Alice Walker, who wrote about the heartbreak of female genital mutilation quoted an African proverb in the beginning of her book Possessing the Secret of Joy: “I have seen the axe, and the handle is one of us.” Are women our own worst enemy when it comes to reinforcing stereotypes and norms that limit women?
There was recently an excellent post on Exponent II about the difference between “good” feminists and “bad” feminists at church. I wanted to broach this topic at Mormon Matters to get your thoughts about the role of sexism and feminism in the church.
Here are some anonymous comments from a panel of LDS women discussing issues women face in a patriarchal church, especially from other women:
- I don’t know if women do the most harm, or if it is most hurtful when women do the harm because I want to feel that they should know better. Margaret Toscano made the point once that women who are benefiting by fitting into the patriarchy have more to lose by it going away than do men. So, the RSP has power, and (for the most part) women who are true to the church are the RSPs, they are the ones pushing the patriarchy the most. For instance my RSP says we can’t have enrichment without a defined higher purpose because “we can’t take women out of their homes” without cause.
- Men can’t really preach the patriarchy because they know how sexist it makes them sound, so they leave it to women. I admit it has gotten better, but how many times do women say “I don’t really want the priesthood” as a reason no woman should be able to make that choice. It is very rare for a man to even admit that women are excluded.
- There is also a huge culture war between the SAHM and working mother, and I think people who made that decision out of fear or authoritative institutional pressure are the first people who have something to lose when the church eliminates predefined gender roles. Those who made their decisions themselves are more confident in them and don’t receive their worth from a statement in the proclamation on the family.
- As a professional with a graduate degree, and as a wife without kids, I’ve been surprised at the sexism promoted by other women. I have unfortunately been blindsided by this more than once in very painful ways. I figure if a woman wants to have kids, then great! And if she wants a career at the same time, or a career without kids, great too! But I notice a lot of other women are uneasy with women who seize their opportunities and power. They feel they should get to make the choices for other women, or more accurately, that other women should be forced to make the same decisions they have made. I had one friend, a SAHM, call me and condemn me (using the prophet’s counsel) for not having the faith to have kids – only for her to break down minutes later crying about how bad her financial situation was. And it’s not just a SAHM v. career woman thing: I’ve witnessed sexism especially by other career women. A woman getting a promotion can be much more controversial than a man (and it’s the women, I’ve noticed, who are more outwardly bugged about the promotion than the men). Legally and ethically, sex and family circumstance should not lead into those business decisions, but the culture has a hard time getting over that.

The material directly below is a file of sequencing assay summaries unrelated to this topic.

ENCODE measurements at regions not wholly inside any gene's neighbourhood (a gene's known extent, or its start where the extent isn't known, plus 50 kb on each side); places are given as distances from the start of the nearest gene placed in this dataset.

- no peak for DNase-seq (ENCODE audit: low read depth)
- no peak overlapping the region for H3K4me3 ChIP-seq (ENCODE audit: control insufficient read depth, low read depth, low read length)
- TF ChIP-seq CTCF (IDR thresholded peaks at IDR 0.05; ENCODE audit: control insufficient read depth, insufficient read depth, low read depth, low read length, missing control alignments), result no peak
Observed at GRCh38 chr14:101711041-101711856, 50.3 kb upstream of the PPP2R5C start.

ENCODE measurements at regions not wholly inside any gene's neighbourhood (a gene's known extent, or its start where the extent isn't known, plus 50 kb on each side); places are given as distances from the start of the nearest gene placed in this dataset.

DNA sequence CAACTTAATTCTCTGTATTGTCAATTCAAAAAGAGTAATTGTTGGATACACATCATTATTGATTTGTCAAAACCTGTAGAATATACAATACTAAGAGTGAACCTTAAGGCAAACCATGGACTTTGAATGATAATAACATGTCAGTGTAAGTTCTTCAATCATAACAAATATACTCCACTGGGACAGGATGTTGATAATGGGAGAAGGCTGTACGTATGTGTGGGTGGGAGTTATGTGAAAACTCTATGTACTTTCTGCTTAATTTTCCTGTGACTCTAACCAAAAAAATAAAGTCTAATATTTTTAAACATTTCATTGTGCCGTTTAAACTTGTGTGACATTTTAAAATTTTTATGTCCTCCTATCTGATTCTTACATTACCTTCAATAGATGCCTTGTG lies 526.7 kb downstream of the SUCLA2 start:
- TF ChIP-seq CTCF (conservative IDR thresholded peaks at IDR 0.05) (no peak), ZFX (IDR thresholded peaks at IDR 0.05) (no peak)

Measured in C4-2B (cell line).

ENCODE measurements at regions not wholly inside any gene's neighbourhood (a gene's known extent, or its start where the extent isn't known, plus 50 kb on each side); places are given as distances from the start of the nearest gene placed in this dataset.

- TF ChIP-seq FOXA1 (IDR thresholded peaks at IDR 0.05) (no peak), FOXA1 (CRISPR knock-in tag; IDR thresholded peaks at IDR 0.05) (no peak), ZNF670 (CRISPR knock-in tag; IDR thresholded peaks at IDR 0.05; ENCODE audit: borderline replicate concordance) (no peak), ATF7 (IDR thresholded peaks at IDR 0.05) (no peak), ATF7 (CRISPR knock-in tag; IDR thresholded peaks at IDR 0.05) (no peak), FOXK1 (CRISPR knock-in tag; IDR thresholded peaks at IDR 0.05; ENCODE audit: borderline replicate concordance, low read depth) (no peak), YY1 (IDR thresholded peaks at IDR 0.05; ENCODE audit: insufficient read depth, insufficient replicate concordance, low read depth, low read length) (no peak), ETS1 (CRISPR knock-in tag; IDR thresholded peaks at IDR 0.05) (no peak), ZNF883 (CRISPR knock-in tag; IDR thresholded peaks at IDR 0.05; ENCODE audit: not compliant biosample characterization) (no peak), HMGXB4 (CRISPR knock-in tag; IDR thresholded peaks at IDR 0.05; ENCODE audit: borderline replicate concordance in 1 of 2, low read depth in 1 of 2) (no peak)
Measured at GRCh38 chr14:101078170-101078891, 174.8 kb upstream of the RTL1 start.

- Women are great cultural enforcers. We keep the codes of society together. And one of the best faces patriarchy can have is a female face. A woman who says, “I would never want the responsibility of the Priesthood” appears meek and humble, making women who would like to be empowered, or see other women empowered, looking anything but holy. I see this on Mormon feminist blogs each time we post on a directly feminist topic. From an article I read: “Often, when women live under the weight of silence and fear speaking out, they have the least tolerance for other women who break the rules — they use them as targets to discharge their pain and rage.”
- Obviously, it’s both men and women who are accepting this culture the way it is. My business partner who is a great therapist/couples counselor always tells her clients “you are your own advocate, nobody else will do it for you.”
- I don’t think it matters who is perpetuating the situation, but women not only accept the situation, they compound the situation when they do not question the status-quo. If women rose up and spoke up or even just started asking questions, the men would address the issues at hand. At the very least, the more assertive women are making a difference in their individual wards by expecting respect and action.
- When Susan (name has been changed) was writing about how she thought she’d get dismissed as a feminist heretic by her bishop, I thought “Good!” At least he’ll know some of those cool sisters out there are feminist heretics.” I wonder how many men in leadership roles realize how important equality is to so many of the sisters. We need to own our equality in order see change in our individual lives. The community will follow.
How do you feel about the concept of patriarchy in the church? Does patriarchy limit women’s choices? Does female exclusion from the priesthood constitute sexism? Does the Proclamation on the Family’s description of male and female roles limit women or protect the interests of families? Is there a culture war between SAHMs and working moms in the church? Are women the most oppressive toward other women in the church in limiting women’s roles and choices and lashing out at women who don’t conform? What constitutes lashing out (e.g. silence, criticism, guilt, ostracism, correction)?
And a quick poll, to make it even more interesting: